was a result of natural selection caused by differential bird predation.
Though he put forward the idea in 1896, it was ignored for decades because
few ornithologists or lepidopterists believed birds were major predators
of moths.Kettlewell, spurred on by his Oxford mentor Edmund Brisco Ford,
thought otherwise. In 1953 and 1955 he carried out experiments in polluted
woodland in Rubery, Birmingham, and unspoiled woodland in Dorset. In the
mornings he dropped hundreds of marked moths, both light and melanic, on
tree trunks, where they quickly took up resting positions. In the evenings
he used moth traps to recapture them. In Birmingham, he recaptured twice
as many dark as light moths. In Dorset, he found the opposite, recapturing
more light moths. The obvious conclusion was that light moths were more heavily
predated than dark moths in Birmingham, and vice versa in Dorset.
During these experiments Kettlewell also directly observed robins and hedge
sparrows eating peppered moths. As expected, the birds noticed and ate more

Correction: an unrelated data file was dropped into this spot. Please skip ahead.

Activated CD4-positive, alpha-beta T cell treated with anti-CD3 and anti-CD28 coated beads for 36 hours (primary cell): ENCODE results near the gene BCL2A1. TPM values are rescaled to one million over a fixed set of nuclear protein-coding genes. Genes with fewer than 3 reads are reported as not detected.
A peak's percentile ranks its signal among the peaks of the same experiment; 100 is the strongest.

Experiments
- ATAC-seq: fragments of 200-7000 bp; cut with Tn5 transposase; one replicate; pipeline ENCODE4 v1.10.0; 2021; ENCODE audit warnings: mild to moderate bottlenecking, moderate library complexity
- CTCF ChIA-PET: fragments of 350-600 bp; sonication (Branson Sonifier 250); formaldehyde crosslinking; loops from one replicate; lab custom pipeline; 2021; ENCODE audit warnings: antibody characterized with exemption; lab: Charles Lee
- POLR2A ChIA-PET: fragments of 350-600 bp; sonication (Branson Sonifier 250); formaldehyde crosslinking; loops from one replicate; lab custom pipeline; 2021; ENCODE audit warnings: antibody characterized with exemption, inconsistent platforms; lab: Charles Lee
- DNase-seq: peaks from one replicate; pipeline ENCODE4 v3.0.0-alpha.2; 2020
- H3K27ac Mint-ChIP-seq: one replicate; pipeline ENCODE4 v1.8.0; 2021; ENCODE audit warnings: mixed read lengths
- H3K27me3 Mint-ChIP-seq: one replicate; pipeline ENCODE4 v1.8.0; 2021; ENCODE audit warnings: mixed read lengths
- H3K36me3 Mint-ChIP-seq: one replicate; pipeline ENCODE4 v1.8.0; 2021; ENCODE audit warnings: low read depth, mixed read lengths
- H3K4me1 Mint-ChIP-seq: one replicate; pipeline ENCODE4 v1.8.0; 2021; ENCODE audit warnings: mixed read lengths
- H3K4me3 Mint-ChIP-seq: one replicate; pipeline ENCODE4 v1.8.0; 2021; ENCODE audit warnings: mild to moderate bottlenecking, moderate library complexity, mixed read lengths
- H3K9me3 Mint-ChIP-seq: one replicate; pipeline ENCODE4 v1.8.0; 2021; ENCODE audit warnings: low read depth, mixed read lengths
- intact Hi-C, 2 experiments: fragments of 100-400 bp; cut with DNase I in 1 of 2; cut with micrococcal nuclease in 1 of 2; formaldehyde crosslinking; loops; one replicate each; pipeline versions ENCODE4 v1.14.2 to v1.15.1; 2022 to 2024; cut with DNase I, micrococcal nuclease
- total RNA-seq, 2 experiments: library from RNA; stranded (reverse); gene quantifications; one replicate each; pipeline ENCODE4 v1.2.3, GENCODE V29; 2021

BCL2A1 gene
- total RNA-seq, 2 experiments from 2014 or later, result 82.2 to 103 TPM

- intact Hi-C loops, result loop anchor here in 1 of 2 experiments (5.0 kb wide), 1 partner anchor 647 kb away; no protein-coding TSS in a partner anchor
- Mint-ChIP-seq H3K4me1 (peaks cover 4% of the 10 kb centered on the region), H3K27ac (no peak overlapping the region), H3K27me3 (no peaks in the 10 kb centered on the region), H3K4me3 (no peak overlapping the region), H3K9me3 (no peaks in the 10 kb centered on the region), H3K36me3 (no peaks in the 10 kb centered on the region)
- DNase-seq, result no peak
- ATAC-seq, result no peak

light-coloured moths on soot-covered trees, and more melanic ones on
lichen-covered trees. This was a breakthrough, as hardly anyone
in Kettlewell's time believed that birds ate moths. In case anyone doubted
his observations Kettlewell recruited his Oxford colleague, ethologist
Tinbergen (who would later win a Nobel prize for his work on animal
behaviour), to film birds eating moths.
Kettlewell's experiments were quickly accepted as proof that the rise of
the melanic moth was a case of evolution by natural selection, and that the
agent of selection was bird predation. The peppered moth quickly found its
way into textbooks, often accompanied by striking photographs of light and
dark moths resting on lichen-covered and soot-stained bark.
In truth, however, there were problems with Kettlewell's experiments. Perhaps
the most significant was that he released moths onto tree trunks. Although
moths occasionally choose trunks as a daytime resting place, they prefer
the underside of branches. Kettlewell also let his moths go during the day,
even though they normally choose their resting place at night. And he released
more moths than would naturally be present in an area, which may have made
them more conspicuous and tempted birds to eat them even if they wouldn't
normally. These problems were familiar to evolutionary biologists, many of
whom tried to resolve them with experiments, but were not given a general
airing until 1998, when Majerus pointed out the flaws in Kettlewell's work
in his book Melanism: Evolution in action.
Majerus had unleashed a monster. In November1998, Nature published
a review of his book by evolutionary biologist Jerry Coyne of the University